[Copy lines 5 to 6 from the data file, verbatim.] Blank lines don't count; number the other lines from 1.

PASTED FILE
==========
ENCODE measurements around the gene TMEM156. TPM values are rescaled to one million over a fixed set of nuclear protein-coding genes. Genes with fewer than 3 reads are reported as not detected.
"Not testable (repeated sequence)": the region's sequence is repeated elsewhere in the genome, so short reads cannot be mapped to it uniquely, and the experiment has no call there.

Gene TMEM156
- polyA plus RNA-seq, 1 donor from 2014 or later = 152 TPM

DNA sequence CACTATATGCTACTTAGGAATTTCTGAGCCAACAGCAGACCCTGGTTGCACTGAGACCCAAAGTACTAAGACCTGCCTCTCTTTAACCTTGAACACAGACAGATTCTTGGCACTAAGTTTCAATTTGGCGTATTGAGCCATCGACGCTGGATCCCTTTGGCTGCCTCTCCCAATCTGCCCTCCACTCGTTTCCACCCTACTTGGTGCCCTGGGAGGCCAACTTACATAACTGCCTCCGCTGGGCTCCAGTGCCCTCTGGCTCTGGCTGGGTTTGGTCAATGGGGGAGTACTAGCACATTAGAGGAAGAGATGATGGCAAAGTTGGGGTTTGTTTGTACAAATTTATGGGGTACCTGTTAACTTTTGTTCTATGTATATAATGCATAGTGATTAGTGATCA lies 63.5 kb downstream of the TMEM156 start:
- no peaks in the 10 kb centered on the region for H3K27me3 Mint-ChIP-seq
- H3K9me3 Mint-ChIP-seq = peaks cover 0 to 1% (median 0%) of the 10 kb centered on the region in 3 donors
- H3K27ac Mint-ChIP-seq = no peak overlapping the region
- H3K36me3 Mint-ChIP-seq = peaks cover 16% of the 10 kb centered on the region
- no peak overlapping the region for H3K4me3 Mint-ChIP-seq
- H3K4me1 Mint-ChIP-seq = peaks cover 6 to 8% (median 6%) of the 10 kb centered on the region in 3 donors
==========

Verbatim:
DNA sequence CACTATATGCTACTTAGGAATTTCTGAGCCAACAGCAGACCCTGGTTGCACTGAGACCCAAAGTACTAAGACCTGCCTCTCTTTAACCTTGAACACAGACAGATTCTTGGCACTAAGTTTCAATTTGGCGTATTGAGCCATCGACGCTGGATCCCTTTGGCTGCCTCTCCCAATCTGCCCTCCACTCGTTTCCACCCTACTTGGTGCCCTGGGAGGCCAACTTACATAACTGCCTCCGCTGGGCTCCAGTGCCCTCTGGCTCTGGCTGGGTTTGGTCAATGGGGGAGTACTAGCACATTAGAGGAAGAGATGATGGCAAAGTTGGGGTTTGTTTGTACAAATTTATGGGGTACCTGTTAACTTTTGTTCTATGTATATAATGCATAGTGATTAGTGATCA lies 63.5 kb downstream of the TMEM156 start:
- no peaks in the 10 kb centered on the region for H3K27me3 Mint-ChIP-seq